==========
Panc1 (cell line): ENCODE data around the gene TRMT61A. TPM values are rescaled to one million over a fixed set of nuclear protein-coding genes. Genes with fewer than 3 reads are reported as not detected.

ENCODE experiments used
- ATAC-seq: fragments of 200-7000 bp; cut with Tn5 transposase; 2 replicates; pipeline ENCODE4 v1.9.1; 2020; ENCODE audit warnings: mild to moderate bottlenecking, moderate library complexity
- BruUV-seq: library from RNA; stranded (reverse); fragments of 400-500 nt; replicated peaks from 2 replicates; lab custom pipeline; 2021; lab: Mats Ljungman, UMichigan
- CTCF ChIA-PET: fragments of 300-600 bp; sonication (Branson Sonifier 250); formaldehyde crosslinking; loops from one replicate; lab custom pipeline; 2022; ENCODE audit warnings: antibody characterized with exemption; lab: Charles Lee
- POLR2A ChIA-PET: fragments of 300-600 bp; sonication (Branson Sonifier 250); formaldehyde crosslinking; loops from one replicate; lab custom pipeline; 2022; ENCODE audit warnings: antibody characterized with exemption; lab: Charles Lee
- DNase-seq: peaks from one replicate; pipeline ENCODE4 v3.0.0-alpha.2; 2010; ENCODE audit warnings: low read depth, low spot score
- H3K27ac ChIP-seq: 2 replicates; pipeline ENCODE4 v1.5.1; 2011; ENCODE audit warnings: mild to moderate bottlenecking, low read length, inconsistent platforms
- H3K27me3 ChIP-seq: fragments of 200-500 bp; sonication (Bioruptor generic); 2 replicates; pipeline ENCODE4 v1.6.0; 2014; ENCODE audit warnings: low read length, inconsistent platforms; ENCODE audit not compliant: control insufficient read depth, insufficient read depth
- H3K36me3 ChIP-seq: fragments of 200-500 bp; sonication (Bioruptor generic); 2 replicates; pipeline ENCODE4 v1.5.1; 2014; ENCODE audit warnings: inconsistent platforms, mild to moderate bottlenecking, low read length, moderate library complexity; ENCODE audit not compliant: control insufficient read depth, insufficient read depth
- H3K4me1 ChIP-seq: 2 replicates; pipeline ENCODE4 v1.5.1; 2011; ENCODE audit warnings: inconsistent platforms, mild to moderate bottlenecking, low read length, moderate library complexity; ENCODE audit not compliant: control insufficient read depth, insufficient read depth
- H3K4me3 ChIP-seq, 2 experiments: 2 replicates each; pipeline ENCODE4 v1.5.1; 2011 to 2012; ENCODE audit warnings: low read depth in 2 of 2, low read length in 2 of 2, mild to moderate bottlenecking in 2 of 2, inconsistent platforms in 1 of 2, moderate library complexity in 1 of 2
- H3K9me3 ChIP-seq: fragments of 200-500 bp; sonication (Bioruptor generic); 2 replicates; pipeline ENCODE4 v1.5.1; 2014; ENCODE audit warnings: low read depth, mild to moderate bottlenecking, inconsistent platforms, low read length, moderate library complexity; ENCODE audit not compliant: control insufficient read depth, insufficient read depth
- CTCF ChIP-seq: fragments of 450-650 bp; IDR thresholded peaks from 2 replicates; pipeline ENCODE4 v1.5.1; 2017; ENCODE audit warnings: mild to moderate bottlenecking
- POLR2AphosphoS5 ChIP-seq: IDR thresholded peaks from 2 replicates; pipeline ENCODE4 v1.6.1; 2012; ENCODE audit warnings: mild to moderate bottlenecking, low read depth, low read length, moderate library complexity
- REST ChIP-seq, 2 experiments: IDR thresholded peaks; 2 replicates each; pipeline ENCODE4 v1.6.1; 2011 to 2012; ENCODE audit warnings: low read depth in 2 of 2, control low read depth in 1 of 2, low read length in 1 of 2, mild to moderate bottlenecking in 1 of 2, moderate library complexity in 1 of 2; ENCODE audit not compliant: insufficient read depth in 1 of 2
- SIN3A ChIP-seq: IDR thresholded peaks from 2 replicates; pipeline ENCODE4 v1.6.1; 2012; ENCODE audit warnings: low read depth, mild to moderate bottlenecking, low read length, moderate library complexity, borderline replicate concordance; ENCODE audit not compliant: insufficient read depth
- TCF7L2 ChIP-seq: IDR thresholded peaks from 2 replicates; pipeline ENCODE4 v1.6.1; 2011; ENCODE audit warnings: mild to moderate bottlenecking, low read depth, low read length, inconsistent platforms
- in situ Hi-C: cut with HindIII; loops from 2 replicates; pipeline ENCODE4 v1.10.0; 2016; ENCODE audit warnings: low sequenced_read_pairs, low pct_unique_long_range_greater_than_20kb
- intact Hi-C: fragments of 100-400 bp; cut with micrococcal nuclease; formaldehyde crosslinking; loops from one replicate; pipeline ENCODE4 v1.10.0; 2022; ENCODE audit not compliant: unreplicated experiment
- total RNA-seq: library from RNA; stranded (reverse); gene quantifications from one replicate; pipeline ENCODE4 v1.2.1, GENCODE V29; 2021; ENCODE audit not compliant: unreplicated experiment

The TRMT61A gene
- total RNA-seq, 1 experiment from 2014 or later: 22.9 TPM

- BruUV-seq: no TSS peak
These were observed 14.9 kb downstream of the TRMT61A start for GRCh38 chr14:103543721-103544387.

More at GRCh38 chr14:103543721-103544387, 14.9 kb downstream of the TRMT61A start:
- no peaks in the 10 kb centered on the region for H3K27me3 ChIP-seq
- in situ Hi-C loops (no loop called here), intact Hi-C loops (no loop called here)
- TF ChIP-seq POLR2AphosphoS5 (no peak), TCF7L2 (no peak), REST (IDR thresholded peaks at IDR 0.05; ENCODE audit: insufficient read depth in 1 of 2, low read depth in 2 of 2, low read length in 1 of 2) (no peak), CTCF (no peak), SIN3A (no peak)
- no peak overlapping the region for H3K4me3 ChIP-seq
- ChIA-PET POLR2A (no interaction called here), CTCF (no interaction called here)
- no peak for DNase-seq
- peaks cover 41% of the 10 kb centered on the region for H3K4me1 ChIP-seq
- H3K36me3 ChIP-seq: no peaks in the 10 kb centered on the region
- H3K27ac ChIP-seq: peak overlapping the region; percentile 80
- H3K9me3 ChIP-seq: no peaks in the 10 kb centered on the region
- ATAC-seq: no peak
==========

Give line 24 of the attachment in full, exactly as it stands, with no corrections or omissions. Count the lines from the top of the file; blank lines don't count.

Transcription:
- BruUV-seq: no TSS peak